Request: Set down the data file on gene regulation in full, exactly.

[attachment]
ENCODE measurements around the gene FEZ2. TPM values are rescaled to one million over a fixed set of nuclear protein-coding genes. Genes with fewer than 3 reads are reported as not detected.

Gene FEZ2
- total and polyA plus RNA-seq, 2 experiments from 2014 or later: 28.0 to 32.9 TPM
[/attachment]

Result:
ENCODE measurements around the gene FEZ2. TPM values are rescaled to one million over a fixed set of nuclear protein-coding genes. Genes with fewer than 3 reads are reported as not detected.

Gene FEZ2
- total and polyA plus RNA-seq, 2 experiments from 2014 or later: 28.0 to 32.9 TPM